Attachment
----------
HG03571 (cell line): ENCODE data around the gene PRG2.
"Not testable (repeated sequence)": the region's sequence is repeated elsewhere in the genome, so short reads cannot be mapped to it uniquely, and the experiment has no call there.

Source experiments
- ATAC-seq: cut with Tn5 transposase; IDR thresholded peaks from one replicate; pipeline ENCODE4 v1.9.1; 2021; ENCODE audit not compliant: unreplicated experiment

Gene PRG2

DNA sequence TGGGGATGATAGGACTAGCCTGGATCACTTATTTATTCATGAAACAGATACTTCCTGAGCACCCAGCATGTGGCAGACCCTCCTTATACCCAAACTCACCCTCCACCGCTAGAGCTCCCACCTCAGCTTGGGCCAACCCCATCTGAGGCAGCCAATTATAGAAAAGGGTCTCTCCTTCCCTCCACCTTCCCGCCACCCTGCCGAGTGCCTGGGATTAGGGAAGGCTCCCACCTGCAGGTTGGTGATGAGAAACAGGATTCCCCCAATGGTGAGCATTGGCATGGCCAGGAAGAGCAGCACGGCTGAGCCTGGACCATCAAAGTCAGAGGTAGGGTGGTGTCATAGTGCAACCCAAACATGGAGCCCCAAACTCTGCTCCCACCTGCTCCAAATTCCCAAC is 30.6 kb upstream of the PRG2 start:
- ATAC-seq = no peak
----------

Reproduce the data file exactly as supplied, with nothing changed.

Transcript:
HG03571 (cell line): ENCODE data around the gene PRG2.
"Not testable (repeated sequence)": the region's sequence is repeated elsewhere in the genome, so short reads cannot be mapped to it uniquely, and the experiment has no call there.

Source experiments
- ATAC-seq: cut with Tn5 transposase; IDR thresholded peaks from one replicate; pipeline ENCODE4 v1.9.1; 2021; ENCODE audit not compliant: unreplicated experiment

Gene PRG2

DNA sequence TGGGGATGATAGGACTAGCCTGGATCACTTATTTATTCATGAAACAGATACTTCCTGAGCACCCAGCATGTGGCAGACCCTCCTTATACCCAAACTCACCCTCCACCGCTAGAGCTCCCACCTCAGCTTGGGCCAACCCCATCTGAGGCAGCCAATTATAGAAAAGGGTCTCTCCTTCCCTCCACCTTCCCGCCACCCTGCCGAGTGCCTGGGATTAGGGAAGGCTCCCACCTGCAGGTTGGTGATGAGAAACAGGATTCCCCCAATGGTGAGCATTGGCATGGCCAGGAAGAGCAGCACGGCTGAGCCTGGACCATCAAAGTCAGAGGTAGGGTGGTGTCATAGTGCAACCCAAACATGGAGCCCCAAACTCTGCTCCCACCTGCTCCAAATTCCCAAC is 30.6 kb upstream of the PRG2 start:
- ATAC-seq = no peak